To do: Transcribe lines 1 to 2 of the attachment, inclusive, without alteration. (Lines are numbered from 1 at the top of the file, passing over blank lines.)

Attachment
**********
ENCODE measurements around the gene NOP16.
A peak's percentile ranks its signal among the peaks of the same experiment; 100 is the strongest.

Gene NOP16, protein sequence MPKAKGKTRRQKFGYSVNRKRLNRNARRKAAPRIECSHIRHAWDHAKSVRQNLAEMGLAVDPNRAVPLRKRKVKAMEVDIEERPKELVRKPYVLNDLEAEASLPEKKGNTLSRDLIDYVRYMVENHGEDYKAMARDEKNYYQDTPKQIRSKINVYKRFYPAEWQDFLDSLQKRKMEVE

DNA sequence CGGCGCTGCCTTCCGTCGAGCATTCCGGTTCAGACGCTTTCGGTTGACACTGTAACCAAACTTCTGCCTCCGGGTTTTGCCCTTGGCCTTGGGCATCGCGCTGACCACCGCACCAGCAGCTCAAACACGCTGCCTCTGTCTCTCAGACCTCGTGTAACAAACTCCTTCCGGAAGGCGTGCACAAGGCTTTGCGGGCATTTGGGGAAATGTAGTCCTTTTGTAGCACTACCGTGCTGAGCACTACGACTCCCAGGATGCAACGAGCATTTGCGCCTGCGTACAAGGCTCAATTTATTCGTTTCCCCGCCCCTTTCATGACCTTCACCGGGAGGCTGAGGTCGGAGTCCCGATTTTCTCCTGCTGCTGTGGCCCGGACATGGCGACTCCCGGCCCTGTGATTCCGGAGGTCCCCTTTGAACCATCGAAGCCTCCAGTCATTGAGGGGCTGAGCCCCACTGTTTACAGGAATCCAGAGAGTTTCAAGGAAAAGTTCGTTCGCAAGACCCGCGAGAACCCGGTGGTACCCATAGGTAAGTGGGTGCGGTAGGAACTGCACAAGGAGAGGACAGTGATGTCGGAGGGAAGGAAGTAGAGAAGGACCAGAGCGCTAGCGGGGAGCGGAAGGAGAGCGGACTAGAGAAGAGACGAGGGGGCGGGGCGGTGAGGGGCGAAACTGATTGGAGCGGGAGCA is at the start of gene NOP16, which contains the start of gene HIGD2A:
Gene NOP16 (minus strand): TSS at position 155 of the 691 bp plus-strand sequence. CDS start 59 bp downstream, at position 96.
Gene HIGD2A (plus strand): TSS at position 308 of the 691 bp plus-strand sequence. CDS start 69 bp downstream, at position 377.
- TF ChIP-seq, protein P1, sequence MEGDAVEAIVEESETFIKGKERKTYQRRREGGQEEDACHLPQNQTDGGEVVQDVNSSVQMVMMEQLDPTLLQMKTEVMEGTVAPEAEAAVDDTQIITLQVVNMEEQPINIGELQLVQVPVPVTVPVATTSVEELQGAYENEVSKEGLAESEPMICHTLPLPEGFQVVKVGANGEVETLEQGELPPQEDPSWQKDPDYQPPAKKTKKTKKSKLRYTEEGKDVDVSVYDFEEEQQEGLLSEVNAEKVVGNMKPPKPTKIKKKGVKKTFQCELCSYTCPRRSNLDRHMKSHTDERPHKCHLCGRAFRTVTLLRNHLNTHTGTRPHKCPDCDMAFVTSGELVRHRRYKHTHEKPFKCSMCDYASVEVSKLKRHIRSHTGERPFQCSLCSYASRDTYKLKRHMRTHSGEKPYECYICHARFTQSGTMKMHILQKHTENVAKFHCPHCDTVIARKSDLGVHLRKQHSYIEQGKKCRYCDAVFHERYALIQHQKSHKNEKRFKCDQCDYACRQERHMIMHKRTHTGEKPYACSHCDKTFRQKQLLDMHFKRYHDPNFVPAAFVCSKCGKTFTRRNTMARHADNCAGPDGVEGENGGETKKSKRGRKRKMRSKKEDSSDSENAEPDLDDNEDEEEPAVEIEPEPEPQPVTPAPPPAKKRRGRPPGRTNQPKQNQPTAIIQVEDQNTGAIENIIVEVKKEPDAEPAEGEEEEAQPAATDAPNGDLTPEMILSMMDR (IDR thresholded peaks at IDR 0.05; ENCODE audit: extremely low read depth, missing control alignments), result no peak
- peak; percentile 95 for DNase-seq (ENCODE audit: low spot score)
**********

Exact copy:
ENCODE measurements around the gene NOP16.
A peak's percentile ranks its signal among the peaks of the same experiment; 100 is the strongest.